Many people think cedar chests or cedar balls that hang in closets help prevent moth damage. Cedar wood does contain an oil that can kill small larvae, but it does not affect larger larvae. After several years, in any case, the cedar loses this quality. Having the chest tightly constructed is more important in the long run than the type of wood used to make it.

To prevent and reduce moth infestations, regularly cleaning is essential. Thorough vacuuming under beds and along baseboards, in wardrobes and behind heaters will help. Empty the bag straight away, as it may harbour eggs, larvae, or adult moths.

Further Reading

 
8 comments
emily emily
31/01/2014

Scientists in antarctica found that moth eggs survived in the deep freeze there! I've done many hrs of research on moths and know that a home freezer will only kill larvae.however, what does work is to freeze wool, gets rid of latter, then wet article and microwave it. The heat cooks the eggs. British wool weavers swear by the method

 
Clementine Clementine
08/01/2013

What kills the moths more effectively is a sudden change of temperature.
put your wool item in the freezer for a week, then let it come to room temp for few days, the freeze it again for a week. This is very effective.

 
Anonymous Anonymous
04/08/2012

In reference to Len's comment, cells from most living things will burst when frozen due to water crystallization. The crystals cause the cells to shears, and thus die.

However, some organisms have adapted mechanisms to allow them to be frozen (ie: some frogs--> http://www.youtube.com/watch?v=Fjr3A_kfspM)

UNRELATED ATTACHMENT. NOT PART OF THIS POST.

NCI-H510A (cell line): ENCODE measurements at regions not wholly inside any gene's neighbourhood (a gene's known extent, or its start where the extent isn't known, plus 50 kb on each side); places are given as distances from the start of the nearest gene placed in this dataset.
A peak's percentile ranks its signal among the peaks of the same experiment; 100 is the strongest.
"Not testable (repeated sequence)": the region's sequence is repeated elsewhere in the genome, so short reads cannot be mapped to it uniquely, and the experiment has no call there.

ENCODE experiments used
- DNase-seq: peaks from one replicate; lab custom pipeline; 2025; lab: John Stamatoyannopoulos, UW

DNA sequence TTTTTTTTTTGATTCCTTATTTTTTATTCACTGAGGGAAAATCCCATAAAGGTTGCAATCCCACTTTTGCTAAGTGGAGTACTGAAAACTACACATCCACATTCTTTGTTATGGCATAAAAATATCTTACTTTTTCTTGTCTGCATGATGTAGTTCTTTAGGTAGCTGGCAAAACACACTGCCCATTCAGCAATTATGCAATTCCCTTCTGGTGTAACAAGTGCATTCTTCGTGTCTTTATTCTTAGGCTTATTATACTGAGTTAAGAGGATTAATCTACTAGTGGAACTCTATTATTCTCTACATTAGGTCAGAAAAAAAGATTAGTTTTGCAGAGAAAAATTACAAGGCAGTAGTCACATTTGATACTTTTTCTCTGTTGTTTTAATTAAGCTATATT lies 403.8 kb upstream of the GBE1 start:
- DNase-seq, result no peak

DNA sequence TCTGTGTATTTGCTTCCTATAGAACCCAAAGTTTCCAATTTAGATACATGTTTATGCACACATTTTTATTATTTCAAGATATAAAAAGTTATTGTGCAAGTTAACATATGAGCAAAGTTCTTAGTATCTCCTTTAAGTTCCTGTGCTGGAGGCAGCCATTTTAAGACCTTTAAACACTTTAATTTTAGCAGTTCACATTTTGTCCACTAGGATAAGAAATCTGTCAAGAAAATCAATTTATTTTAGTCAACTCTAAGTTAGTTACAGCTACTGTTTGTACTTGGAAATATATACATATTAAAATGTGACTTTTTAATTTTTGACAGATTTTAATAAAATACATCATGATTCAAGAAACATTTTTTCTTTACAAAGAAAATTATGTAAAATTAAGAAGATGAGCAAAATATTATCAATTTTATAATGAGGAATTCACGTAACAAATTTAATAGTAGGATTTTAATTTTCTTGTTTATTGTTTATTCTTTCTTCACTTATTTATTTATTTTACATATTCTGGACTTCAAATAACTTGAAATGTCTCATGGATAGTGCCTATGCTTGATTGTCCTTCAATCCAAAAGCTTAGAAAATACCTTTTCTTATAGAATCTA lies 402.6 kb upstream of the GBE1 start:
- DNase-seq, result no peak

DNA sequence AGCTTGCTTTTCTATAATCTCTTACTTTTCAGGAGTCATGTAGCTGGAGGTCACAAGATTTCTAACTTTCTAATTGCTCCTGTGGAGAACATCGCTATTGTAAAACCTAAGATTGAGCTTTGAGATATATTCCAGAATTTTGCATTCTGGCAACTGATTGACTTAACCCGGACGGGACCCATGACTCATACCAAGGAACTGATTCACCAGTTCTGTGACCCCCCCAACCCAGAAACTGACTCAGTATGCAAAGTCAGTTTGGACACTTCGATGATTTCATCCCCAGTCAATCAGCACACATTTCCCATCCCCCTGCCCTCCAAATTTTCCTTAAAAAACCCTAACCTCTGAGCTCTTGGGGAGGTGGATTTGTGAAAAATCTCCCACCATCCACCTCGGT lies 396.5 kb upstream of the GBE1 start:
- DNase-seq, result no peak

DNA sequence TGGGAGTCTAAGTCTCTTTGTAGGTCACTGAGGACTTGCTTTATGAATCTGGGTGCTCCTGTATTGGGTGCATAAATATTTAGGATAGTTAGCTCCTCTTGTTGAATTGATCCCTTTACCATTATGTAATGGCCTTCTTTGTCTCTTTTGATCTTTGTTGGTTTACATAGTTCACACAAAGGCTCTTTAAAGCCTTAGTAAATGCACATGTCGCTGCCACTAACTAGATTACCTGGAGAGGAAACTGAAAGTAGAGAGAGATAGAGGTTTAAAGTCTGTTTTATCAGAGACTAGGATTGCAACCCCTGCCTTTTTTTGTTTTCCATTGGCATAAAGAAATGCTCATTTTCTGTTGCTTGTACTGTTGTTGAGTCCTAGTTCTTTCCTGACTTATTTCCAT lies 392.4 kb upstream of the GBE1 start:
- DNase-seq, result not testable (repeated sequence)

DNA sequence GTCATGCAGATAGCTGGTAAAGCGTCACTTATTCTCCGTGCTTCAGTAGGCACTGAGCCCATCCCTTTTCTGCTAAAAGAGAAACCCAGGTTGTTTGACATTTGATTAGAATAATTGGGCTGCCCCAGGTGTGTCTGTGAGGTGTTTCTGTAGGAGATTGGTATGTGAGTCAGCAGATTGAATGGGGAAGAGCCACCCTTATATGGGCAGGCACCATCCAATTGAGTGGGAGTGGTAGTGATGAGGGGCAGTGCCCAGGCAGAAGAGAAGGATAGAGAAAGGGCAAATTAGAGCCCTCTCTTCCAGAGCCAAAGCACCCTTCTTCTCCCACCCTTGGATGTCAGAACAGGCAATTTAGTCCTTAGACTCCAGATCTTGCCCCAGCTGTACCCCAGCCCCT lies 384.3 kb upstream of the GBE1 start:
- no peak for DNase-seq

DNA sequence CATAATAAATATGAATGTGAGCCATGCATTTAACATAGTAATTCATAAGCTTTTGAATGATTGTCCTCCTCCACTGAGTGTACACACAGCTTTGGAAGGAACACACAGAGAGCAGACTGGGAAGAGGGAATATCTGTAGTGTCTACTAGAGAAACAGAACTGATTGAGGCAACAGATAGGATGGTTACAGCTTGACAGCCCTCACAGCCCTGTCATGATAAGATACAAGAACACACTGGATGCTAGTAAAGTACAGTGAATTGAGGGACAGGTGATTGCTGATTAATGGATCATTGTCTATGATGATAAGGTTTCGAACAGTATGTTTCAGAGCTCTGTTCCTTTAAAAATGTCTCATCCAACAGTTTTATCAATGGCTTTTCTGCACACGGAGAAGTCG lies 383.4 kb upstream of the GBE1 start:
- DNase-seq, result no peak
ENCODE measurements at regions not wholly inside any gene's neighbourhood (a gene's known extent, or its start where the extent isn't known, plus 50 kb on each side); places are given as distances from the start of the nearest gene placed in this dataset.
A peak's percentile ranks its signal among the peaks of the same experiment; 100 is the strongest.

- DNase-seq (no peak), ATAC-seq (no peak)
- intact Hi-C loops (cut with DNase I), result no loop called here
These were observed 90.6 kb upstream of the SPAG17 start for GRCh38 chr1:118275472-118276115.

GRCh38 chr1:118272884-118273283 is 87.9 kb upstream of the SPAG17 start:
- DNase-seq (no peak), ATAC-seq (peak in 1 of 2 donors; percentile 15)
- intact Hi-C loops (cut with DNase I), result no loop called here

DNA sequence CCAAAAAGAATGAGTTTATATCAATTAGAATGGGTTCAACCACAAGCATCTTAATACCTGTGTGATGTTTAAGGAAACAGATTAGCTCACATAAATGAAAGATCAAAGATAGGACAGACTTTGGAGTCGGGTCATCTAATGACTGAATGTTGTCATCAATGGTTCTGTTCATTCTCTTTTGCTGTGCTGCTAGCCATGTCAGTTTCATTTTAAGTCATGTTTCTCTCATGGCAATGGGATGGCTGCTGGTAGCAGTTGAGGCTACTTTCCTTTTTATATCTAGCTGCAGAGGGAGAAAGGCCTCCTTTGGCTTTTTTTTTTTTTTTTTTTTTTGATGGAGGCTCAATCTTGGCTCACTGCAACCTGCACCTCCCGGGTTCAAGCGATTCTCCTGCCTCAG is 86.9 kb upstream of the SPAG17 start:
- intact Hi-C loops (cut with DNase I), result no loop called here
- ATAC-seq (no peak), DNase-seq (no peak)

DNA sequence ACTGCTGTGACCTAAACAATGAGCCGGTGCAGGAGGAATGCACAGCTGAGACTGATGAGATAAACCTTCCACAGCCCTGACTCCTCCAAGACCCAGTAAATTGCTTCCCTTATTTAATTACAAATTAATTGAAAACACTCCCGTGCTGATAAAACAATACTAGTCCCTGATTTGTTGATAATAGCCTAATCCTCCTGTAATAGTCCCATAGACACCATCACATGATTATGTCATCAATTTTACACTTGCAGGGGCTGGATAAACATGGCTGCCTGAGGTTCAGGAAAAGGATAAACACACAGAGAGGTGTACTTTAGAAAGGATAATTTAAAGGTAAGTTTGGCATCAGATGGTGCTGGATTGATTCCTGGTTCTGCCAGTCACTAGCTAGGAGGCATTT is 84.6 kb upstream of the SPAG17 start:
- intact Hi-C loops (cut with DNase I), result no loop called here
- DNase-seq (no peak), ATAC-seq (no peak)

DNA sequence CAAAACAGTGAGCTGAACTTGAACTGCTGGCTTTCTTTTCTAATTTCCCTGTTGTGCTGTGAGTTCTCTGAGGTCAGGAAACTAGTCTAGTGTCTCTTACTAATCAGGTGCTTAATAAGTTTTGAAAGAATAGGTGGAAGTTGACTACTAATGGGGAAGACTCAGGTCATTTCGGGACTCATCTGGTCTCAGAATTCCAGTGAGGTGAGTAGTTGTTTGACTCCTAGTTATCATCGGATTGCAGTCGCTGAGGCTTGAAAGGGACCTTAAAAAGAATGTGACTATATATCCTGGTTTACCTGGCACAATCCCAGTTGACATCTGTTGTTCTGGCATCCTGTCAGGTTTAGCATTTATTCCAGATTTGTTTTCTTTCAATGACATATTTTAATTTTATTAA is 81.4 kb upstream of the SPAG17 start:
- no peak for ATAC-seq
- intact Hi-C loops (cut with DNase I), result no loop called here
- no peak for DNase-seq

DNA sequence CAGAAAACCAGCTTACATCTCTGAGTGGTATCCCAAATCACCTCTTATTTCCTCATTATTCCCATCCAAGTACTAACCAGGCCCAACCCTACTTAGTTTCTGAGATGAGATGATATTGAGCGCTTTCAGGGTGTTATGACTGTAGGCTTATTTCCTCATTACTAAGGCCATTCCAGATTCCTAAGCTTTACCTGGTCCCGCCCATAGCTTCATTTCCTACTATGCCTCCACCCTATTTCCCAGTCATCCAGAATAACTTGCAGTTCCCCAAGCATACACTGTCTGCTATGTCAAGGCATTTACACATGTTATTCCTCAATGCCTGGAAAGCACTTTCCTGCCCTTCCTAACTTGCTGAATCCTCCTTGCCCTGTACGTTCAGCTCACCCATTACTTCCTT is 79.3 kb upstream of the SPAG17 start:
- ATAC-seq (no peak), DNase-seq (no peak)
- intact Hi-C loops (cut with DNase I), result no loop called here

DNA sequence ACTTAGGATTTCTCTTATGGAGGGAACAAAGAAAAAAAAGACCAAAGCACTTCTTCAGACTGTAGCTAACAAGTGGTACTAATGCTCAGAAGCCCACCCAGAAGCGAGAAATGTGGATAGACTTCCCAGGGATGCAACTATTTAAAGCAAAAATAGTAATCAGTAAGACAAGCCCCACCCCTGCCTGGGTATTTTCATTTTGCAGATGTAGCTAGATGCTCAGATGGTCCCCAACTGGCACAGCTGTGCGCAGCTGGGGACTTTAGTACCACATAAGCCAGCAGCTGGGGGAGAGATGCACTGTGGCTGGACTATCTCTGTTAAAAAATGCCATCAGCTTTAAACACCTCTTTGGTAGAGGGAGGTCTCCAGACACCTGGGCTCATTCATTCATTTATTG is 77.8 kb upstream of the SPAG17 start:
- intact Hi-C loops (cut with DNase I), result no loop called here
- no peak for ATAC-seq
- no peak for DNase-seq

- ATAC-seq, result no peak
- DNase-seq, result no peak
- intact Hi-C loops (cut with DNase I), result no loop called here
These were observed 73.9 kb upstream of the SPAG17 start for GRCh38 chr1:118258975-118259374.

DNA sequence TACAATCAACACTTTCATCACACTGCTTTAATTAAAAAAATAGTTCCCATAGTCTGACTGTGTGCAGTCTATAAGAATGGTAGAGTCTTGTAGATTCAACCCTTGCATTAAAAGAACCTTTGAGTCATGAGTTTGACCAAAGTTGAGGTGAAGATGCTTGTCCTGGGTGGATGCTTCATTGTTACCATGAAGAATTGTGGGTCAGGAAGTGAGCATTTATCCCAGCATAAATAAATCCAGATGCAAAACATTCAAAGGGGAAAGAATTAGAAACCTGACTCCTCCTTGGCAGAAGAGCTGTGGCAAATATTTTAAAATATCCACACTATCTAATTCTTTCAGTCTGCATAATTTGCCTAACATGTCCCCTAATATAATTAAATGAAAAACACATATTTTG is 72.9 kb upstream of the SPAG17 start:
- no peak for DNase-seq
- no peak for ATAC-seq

According to the University of California though, larvae need to be frozen for several days below 18 degrees Fahrenheit (which is equivalent to -8 degrees Celsius). (So sounds like Anna is likely wrong)

http://www.ipm.ucdavis.edu/PMG/PESTNOTES/pn7435.html

Anonymous, M.Sc.

 
derek derek
11/07/2012

well i have been using a chemical cocktail for ten days so far on my stair carpet, perhaps i will let you know what the outcome of my efforts is in a couple of weeks

 
Peckle Peckle
05/07/2012

I have just exposed semi threadbare patches in a carpet at points under furniture feet against skirting boards with adjacent tufts of carpet material present, and so read your comments with interest.
Could this be the work of a carpet moth ? If not ,what then? And what would be the most effective action ?

Thanks.

Peckle.

 
Len Len
03/07/2012

How does "anna" know that moth larvae can survive being frozen? Is she a biologist? What authority or scientific papers can she cite to this effect? None, of the above, I'm sure. I would rather take the word of the author(s) of this well written piece than someone who can't be bothered to capitalize their name.

 
Gerard van Dyck Gerard van Dyck
11/02/2012

How long is the time from the moment of laying eggs
till the hatching and starting to feed from their surrounding? The woolmoth.

 
anna anna
10/02/2012

Moths can survive up to -18 degrees Celcius so putting clothes in a regular freezer will not do the trick!